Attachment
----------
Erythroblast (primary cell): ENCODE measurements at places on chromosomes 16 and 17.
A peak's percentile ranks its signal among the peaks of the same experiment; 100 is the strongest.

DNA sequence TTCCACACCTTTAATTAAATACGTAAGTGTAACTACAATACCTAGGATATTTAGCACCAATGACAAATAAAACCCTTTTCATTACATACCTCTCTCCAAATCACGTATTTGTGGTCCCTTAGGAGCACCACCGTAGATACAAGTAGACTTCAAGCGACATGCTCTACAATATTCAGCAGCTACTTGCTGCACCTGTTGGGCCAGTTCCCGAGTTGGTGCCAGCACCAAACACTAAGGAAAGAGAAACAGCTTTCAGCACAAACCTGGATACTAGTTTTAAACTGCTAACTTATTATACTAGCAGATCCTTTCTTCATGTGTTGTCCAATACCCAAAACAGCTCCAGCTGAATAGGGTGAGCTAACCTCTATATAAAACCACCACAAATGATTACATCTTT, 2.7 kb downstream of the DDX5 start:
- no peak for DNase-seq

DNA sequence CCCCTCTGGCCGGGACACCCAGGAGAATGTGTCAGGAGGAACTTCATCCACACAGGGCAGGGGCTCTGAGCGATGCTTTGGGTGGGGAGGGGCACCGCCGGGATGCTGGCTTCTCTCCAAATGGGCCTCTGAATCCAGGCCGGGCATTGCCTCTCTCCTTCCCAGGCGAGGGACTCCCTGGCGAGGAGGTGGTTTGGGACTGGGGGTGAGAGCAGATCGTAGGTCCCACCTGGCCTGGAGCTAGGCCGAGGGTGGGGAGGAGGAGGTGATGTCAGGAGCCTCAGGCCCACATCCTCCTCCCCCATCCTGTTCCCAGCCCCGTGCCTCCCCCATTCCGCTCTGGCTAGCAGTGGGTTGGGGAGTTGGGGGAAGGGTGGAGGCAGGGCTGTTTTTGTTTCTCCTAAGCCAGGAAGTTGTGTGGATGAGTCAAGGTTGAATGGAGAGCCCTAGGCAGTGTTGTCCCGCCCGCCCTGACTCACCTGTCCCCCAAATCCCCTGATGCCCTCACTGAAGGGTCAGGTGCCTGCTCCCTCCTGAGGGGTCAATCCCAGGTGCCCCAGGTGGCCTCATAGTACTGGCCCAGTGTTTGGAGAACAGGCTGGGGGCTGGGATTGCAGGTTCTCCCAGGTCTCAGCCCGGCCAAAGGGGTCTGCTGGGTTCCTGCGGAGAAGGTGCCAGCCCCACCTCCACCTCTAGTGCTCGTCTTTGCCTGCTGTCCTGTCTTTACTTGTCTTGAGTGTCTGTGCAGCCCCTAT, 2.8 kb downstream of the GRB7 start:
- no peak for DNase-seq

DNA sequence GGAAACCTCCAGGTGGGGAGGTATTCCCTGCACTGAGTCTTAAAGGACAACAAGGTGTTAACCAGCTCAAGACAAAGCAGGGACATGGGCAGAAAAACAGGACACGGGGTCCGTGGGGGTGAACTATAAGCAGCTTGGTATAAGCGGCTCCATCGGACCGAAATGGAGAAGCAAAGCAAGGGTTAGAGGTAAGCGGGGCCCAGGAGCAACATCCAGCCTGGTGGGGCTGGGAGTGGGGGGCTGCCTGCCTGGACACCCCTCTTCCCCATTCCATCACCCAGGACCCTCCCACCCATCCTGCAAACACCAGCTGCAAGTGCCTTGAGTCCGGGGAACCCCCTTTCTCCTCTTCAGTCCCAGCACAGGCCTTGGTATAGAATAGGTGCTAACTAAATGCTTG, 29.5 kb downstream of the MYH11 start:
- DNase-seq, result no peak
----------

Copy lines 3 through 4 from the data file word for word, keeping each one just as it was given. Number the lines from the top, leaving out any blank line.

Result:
DNA sequence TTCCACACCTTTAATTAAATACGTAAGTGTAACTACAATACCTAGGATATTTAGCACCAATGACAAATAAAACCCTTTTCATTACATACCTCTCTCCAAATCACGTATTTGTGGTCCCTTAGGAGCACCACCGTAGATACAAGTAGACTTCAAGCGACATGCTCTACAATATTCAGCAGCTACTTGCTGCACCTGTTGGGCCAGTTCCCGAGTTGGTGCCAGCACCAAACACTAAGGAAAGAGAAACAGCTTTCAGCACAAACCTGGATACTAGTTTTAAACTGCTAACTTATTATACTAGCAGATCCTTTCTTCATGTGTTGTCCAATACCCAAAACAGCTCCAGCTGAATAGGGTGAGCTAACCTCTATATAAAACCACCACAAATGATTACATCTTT, 2.7 kb downstream of the DDX5 start:
- no peak for DNase-seq